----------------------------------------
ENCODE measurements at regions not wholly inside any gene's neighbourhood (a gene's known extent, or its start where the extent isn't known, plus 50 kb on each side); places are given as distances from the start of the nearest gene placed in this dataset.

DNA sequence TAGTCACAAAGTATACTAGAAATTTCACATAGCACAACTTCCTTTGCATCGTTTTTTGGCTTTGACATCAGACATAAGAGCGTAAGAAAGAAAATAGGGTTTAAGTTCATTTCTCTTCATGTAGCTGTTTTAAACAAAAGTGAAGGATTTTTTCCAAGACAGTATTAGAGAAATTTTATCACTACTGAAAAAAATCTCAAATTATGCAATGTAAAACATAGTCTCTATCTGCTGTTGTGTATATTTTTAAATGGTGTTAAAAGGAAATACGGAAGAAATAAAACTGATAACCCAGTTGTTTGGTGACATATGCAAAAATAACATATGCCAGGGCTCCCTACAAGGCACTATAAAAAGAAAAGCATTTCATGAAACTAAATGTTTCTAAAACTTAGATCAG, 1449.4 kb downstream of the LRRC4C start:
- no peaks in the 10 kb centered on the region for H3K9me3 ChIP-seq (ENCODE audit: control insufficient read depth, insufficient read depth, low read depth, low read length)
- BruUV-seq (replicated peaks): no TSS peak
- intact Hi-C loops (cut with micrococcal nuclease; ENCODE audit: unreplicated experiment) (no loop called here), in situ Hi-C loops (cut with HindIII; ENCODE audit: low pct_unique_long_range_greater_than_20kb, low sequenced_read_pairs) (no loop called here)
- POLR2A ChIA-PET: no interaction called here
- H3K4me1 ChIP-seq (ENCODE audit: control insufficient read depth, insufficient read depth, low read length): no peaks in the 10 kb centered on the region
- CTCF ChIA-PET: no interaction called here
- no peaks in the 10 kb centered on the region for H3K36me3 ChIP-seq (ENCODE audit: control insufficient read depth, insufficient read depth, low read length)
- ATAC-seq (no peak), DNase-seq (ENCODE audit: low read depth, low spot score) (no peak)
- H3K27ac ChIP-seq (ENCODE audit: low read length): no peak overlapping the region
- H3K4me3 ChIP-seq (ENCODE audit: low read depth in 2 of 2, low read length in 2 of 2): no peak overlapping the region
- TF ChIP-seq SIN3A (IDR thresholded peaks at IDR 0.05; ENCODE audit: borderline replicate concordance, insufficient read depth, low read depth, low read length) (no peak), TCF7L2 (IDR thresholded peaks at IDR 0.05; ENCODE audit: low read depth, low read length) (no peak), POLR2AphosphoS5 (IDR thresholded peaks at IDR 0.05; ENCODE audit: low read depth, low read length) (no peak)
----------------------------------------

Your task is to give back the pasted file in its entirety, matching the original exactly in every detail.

ENCODE measurements at regions not wholly inside any gene's neighbourhood (a gene's known extent, or its start where the extent isn't known, plus 50 kb on each side); places are given as distances from the start of the nearest gene placed in this dataset.

DNA sequence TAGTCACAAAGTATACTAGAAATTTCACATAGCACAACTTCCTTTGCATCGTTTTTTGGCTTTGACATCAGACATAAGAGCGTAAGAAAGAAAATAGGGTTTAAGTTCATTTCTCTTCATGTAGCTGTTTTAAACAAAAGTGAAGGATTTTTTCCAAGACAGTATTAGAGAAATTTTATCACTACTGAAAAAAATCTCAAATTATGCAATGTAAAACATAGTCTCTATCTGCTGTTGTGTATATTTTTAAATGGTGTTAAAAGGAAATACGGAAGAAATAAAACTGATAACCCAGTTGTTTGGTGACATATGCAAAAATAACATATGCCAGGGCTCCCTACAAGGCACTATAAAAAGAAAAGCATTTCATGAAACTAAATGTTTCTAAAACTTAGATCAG, 1449.4 kb downstream of the LRRC4C start:
- no peaks in the 10 kb centered on the region for H3K9me3 ChIP-seq (ENCODE audit: control insufficient read depth, insufficient read depth, low read depth, low read length)
- BruUV-seq (replicated peaks): no TSS peak
- intact Hi-C loops (cut with micrococcal nuclease; ENCODE audit: unreplicated experiment) (no loop called here), in situ Hi-C loops (cut with HindIII; ENCODE audit: low pct_unique_long_range_greater_than_20kb, low sequenced_read_pairs) (no loop called here)
- POLR2A ChIA-PET: no interaction called here
- H3K4me1 ChIP-seq (ENCODE audit: control insufficient read depth, insufficient read depth, low read length): no peaks in the 10 kb centered on the region
- CTCF ChIA-PET: no interaction called here
- no peaks in the 10 kb centered on the region for H3K36me3 ChIP-seq (ENCODE audit: control insufficient read depth, insufficient read depth, low read length)
- ATAC-seq (no peak), DNase-seq (ENCODE audit: low read depth, low spot score) (no peak)
- H3K27ac ChIP-seq (ENCODE audit: low read length): no peak overlapping the region
- H3K4me3 ChIP-seq (ENCODE audit: low read depth in 2 of 2, low read length in 2 of 2): no peak overlapping the region
- TF ChIP-seq SIN3A (IDR thresholded peaks at IDR 0.05; ENCODE audit: borderline replicate concordance, insufficient read depth, low read depth, low read length) (no peak), TCF7L2 (IDR thresholded peaks at IDR 0.05; ENCODE audit: low read depth, low read length) (no peak), POLR2AphosphoS5 (IDR thresholded peaks at IDR 0.05; ENCODE audit: low read depth, low read length) (no peak)